Because it’s midnight and because I haven’t been home since 9am and because I’ve changed outfits four times in that period and because my deodorant is starting to wear thin and because Bombay Bicycle Club are more than I ever imagined and because my exhausted brain has this particular track stuck in its most profound spot and because this was the show of the year to date and just because, following is a review of Bombay Bicycle’s show last week in Sydney:
Bombay Bicycle Club are not ponces. The first thing to know about the band that rose to fame on the back of winning the 2006 edition of the ‘Road To V [Festival]’ competition is that they don’t sound like competition winners. Or a lot like what you’d imagine Bombay Bicycle Club sound like either. Listen to commercial singles ‘Shuffle’ or the pretty ‘How Can You Swallow So Much Sleep?’ or even the tropical-themed ‘Lights Out, Words Gone’ from their latest long-player ‘A Different Kind Of Fix’ and you’ll get a very different kind of band to the one on show at the buzzing Factory Theatre where Brother J and I saw them last week. The crowd might have been dominated early on by screaming girls but this was about as far away from teenage heartthrob as you could get.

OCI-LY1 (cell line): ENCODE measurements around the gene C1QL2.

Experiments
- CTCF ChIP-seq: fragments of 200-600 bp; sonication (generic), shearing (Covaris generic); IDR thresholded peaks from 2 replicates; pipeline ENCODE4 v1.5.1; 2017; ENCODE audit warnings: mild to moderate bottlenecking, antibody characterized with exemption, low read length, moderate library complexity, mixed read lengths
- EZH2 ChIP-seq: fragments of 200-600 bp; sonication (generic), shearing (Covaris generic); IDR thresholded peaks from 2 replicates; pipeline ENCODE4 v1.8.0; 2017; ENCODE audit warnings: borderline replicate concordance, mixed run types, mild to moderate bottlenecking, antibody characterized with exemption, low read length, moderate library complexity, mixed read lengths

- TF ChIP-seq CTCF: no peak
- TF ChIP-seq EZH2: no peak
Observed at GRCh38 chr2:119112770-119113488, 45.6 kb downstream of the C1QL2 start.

Surely, there were some delicate spots. ‘Leave It’ saw the band bring on a female guest vocalist, a cutesy Lisa Mitchell-type, who certainly bolstered the harmonies. Those aforementioned cruisier tracks also came off with the help of some vocal assistance but somehow sounded disinterested, as though the band were playing the tracks more out of obligation than adoration. It was in the breakdowns to these slower tracks, when superb frontman Jack Steadman stepped away from the microphone and headbanged alongside the band’s guitarist and bass player, that we got insight into the real Bombay Bicycle Club – a band that is far louder and grungier than their comparatively clean-cut discography would suggest.
In the midst of ‘Always Like This’, as the room happily erupted into the football chant chorus that underpins the song, the real BBC made themselves known. They can easily cycle through indie vibes, crooner rock, folk-tronica and more in the space of one song but grungy tunes that see the band double up on bass guitarists ultimately win out. The demo of a new track, the percussion-heavy, noisy ‘Carry Me’ confirmed that the London quartet are at their best when they are loud and rambunctious. Sweating, heaving mess suits BBC better than quiet, serenading intellectual but the Factory Theatre got the best of both worlds tonight. Closer ‘What If’ from 2009’s ‘I Had The Blues But I Shook Them Loose’ was explosive, aural dynamite. They can shake alright.
Bombay Bicycle Club – Always Like This